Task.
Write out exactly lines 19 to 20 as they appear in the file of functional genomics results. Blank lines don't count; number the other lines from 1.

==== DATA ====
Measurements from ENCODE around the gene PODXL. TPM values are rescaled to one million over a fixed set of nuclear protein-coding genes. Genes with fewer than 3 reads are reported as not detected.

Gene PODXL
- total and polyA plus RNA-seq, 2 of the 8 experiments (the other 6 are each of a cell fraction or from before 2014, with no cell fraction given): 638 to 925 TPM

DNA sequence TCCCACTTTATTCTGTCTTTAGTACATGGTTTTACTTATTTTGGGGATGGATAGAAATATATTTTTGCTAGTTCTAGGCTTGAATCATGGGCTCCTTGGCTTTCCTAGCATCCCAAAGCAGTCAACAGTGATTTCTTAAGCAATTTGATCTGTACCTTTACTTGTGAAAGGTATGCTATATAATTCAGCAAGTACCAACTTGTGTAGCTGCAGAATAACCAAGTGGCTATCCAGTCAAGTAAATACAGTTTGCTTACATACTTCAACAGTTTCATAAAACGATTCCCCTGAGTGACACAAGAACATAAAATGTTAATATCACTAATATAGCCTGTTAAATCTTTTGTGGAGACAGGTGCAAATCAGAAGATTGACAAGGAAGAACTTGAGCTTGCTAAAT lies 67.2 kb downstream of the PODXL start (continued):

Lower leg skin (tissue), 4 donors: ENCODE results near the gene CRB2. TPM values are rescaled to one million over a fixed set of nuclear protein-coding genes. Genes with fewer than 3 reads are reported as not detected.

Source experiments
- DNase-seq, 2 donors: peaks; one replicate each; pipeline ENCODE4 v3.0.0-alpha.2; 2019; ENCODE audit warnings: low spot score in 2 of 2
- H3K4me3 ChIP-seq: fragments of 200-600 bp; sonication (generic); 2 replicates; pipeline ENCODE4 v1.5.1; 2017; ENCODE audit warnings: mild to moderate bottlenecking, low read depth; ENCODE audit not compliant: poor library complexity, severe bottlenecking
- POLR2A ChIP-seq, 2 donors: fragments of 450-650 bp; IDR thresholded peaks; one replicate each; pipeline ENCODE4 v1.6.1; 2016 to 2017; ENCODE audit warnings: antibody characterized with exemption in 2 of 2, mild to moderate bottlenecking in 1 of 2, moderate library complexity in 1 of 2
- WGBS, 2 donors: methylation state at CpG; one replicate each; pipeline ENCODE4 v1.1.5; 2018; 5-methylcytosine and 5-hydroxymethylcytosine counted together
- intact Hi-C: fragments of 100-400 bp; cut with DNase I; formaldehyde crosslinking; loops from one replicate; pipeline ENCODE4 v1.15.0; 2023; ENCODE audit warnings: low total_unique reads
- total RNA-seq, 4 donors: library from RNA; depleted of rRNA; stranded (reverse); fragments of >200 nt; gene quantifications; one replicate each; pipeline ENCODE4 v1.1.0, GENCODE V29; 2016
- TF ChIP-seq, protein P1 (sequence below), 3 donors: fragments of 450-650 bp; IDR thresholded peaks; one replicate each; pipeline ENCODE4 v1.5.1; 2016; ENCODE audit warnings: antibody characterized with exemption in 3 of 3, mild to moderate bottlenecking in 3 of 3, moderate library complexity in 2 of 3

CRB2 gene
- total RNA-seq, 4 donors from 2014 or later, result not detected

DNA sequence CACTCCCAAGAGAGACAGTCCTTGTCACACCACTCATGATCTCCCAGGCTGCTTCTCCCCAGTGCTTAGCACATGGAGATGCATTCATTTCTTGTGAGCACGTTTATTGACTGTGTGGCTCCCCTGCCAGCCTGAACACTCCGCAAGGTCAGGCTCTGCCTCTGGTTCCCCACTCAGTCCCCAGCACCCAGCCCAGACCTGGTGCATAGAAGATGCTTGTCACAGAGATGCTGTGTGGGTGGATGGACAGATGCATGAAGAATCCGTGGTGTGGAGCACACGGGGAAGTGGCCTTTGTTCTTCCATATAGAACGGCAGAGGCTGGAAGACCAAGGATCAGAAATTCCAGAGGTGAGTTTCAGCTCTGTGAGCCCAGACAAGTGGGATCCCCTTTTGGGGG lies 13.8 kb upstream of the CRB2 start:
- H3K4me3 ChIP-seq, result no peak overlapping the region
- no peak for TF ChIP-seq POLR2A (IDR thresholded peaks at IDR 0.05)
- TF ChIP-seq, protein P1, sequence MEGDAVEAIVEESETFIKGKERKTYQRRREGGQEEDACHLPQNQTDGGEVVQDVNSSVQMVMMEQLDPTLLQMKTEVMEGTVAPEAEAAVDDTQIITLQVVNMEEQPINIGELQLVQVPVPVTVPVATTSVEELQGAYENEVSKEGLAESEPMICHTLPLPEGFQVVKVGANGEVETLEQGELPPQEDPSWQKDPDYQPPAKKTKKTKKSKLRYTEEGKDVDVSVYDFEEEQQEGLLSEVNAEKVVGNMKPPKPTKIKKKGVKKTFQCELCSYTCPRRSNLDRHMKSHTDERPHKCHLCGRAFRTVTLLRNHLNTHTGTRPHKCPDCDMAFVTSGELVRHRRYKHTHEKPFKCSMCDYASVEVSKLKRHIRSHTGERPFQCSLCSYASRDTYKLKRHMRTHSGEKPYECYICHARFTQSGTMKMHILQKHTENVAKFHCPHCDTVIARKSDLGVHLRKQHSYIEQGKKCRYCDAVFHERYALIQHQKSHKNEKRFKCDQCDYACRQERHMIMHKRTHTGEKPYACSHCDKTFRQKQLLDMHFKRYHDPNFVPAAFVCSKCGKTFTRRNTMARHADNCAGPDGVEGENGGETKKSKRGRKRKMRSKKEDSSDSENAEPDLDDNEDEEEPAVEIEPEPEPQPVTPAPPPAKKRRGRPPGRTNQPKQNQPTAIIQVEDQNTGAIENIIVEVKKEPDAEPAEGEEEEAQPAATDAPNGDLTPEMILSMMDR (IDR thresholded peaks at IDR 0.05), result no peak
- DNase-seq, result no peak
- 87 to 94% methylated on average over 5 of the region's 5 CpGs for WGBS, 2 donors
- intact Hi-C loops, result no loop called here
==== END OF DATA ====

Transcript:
- TF ChIP-seq, protein P1, sequence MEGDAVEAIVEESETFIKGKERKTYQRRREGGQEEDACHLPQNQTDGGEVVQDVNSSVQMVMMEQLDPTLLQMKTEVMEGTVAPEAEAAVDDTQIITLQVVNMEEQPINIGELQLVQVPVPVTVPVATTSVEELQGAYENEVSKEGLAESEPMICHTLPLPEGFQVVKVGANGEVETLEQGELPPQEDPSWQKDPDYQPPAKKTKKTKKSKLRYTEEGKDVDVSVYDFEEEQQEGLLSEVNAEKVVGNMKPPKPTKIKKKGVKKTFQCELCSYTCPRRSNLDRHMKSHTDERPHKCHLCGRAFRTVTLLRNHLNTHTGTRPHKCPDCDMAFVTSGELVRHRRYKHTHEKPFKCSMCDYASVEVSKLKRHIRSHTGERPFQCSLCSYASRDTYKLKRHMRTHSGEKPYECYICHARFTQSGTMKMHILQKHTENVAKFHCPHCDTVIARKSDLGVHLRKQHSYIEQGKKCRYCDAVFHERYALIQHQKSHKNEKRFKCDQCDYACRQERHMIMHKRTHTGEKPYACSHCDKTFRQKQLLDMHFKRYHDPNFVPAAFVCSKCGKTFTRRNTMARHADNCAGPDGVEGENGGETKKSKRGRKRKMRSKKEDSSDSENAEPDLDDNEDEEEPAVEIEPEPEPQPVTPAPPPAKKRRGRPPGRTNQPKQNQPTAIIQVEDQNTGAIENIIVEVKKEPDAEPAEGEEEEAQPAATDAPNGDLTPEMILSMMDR (IDR thresholded peaks at IDR 0.05), result no peak
- DNase-seq, result no peak